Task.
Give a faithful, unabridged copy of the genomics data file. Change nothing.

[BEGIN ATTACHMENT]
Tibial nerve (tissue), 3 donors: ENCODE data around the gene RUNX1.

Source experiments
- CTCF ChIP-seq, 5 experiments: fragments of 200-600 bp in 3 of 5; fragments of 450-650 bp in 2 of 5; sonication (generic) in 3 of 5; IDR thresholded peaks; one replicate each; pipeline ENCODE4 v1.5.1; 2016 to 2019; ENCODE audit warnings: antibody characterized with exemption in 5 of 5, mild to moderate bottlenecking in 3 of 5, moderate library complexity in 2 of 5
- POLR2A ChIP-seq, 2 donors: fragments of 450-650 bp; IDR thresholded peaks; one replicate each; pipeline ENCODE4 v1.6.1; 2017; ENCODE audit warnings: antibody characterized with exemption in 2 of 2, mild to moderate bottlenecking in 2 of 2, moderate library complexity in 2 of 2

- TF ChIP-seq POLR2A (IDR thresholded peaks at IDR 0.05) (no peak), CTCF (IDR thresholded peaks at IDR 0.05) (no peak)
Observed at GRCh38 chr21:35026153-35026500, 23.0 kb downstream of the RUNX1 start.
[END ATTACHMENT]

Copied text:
Tibial nerve (tissue), 3 donors: ENCODE data around the gene RUNX1.

Source experiments
- CTCF ChIP-seq, 5 experiments: fragments of 200-600 bp in 3 of 5; fragments of 450-650 bp in 2 of 5; sonication (generic) in 3 of 5; IDR thresholded peaks; one replicate each; pipeline ENCODE4 v1.5.1; 2016 to 2019; ENCODE audit warnings: antibody characterized with exemption in 5 of 5, mild to moderate bottlenecking in 3 of 5, moderate library complexity in 2 of 5
- POLR2A ChIP-seq, 2 donors: fragments of 450-650 bp; IDR thresholded peaks; one replicate each; pipeline ENCODE4 v1.6.1; 2017; ENCODE audit warnings: antibody characterized with exemption in 2 of 2, mild to moderate bottlenecking in 2 of 2, moderate library complexity in 2 of 2

- TF ChIP-seq POLR2A (IDR thresholded peaks at IDR 0.05) (no peak), CTCF (IDR thresholded peaks at IDR 0.05) (no peak)
Observed at GRCh38 chr21:35026153-35026500, 23.0 kb downstream of the RUNX1 start.